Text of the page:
Oil prices tumble to four-year low in London
Brent oil dived to a four-year low point on Friday, extending this week's sharp falls on global economic fears and plentiful crude supplies, analysts said.
Brent North Sea crude for delivery in November tumbled to $88.11 a barrel in Asian trading hours, touching the lowest level since December 1, 2010.
US benchmark West Texas Intermediate (WTI) for November delivery sank to $83.59, a point last witnessed on July 3, 2012.
"Growing oil supplies throughout the world outpacing a slowdown in energy demand continue to put downside pressure on crude prices," said dealer Jonathan Sudaria at trading firm Capital Spreads.
Brent later stood at $89.47 in midday London deals, down 58 cents from Thursday's closing level. WTI changed hands at $84.54, down $1.23.
Both contracts have now plunged by about a fifth in value since striking their 2014 peaks in June.
Crude futures tumbled Thursday as fresh evidence of economic weakness in the eurozone, especially in Germany, added to concerns slowing global growth and abundant oil supplies.
The market accelerated its losses after the head of the International Monetary Fund (IMF) warned the eurozone could slip back into recession.
Friday's losses come as equities markets suffer another heavy sell-off.
Europe's main stock markets fell heavily on Friday, hit by growing signs that the eurozone economy may be at risk from recession and by gloom over the global outlook. Sentiment was also hut by stubborn worries over the Ebola outbreak in West Africa.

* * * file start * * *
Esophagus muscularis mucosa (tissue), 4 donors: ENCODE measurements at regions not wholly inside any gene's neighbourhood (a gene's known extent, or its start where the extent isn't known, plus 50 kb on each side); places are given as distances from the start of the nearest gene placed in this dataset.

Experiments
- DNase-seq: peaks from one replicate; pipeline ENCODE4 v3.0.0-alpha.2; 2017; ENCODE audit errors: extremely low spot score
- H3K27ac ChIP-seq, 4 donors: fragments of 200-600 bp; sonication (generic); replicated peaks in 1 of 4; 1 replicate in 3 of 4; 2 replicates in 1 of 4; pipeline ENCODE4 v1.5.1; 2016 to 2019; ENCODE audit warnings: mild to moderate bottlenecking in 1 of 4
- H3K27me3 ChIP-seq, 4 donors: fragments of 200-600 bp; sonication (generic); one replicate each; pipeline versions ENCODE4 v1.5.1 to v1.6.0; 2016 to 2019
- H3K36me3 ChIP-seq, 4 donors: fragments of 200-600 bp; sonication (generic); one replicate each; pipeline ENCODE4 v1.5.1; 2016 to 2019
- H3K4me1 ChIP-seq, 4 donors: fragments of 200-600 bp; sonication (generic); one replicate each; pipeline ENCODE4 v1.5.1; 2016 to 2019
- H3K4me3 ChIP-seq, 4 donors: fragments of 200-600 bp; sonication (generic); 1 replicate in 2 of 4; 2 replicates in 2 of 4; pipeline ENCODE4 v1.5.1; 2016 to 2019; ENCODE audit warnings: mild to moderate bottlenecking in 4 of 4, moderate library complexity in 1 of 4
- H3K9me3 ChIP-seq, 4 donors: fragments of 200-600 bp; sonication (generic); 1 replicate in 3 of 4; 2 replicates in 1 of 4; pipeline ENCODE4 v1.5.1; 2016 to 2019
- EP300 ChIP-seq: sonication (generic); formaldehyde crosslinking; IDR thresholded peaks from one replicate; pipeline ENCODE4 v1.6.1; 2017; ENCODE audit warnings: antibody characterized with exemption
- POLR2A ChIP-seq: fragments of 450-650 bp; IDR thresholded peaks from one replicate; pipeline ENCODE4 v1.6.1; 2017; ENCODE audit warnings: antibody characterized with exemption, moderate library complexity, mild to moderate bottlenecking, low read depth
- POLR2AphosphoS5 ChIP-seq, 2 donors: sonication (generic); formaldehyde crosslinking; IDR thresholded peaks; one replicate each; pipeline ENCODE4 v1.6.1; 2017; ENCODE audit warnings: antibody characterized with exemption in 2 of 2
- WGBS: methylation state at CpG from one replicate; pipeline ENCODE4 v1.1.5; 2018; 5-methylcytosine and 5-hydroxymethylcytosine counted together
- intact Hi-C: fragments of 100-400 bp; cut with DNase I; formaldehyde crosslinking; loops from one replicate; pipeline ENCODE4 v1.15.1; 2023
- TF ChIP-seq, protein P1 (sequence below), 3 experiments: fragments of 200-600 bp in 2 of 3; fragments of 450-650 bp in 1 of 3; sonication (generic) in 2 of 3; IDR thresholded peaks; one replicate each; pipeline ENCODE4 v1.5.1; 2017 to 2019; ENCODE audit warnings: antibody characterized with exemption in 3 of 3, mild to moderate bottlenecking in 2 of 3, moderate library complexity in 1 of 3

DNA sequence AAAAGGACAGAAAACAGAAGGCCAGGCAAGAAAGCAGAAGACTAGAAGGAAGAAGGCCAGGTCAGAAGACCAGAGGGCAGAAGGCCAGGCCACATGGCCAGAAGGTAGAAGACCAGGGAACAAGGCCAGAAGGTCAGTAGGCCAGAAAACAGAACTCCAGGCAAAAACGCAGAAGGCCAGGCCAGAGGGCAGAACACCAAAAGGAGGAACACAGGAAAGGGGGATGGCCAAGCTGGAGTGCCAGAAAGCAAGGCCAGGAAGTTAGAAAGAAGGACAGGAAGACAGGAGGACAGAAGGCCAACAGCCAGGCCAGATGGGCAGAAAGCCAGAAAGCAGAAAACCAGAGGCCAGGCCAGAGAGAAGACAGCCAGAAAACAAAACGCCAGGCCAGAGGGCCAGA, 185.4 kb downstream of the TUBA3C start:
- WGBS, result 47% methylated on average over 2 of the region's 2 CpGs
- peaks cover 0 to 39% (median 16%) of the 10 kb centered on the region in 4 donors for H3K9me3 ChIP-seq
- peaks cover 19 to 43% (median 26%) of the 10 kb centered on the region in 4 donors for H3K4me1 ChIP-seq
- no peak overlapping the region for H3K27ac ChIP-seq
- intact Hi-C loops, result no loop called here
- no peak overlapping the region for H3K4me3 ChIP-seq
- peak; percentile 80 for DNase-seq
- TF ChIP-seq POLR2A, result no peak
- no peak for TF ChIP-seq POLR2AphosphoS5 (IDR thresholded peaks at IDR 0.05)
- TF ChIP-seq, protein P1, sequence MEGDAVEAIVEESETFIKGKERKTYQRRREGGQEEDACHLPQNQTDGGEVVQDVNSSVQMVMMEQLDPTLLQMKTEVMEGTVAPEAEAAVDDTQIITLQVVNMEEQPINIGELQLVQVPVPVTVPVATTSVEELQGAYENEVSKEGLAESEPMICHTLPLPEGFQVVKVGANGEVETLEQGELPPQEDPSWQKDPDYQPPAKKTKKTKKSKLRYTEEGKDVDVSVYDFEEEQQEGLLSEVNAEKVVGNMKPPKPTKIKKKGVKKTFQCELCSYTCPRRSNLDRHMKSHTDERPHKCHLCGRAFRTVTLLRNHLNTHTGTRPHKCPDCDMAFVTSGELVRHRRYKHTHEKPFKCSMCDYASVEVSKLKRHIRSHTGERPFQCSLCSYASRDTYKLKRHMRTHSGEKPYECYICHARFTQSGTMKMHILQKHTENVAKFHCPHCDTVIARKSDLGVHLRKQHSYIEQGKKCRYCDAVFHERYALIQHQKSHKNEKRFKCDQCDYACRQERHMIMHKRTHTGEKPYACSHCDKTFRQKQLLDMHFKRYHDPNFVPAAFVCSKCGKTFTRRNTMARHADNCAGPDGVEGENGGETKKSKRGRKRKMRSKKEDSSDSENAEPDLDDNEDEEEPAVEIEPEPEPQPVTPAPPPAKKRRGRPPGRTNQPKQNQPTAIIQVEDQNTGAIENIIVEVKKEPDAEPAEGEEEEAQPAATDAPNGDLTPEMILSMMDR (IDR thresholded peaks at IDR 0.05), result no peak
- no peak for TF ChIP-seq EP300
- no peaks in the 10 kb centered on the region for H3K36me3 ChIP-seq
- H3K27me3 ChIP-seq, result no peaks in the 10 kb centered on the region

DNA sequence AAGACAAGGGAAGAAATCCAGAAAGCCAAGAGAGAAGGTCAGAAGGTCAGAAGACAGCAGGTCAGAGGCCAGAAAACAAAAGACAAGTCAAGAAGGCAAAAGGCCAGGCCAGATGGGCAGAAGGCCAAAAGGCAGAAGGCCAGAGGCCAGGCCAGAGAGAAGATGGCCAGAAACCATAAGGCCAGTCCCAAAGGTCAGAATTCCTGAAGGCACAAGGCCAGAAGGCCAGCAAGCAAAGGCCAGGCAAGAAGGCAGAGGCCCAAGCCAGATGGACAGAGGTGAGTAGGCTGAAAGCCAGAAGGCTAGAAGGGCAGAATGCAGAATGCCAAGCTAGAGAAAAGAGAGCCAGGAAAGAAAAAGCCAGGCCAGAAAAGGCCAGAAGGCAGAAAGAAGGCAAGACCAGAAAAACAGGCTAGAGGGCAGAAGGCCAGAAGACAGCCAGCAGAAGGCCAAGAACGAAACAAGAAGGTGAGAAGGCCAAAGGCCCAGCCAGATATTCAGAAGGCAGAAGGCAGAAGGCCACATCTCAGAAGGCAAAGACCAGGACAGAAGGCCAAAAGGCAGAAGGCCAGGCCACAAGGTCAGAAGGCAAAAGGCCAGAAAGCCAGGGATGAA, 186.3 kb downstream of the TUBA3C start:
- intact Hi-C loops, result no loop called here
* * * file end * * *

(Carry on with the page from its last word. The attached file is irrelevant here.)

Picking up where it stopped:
A fresh round of negative eurozone data published on Thursday showed a 5.8 percent slump in German exports in August, while leading think tanks also slashed their growth forecasts for Europe's largest economy.
IMF chief Christine Lagarde has meanwhile warned there was a 35-40 percent chance of the eurozone slipping back into recession if action is not taken to prevent it.
The forecast came after the IMF had this week cut its estimates for global economic growth for this year and in 2015.
Oil prices have been dampened also by ample global supplies owing to increased US shale gas production and a return to the market of Libyan oil following a prolonged disruption due to civil unrest.
"The price falls are largely attributed to weak demand and oversupply fears which have been aggravated by global growth concerns and the restoration of Libya's oil production," Desmond Chua, market analyst at CMC Markets in Singapore, told AFP.
In the United States this week, a closely monitored report showed rising crude inventories, signalling weakening demand in the world's top oil consuming nation.
The Department of Energy said US crude reserves leaped by 5.0 million barrels in the week ending October 3, more than double analysts' consensus forecast.
© 2014 AFP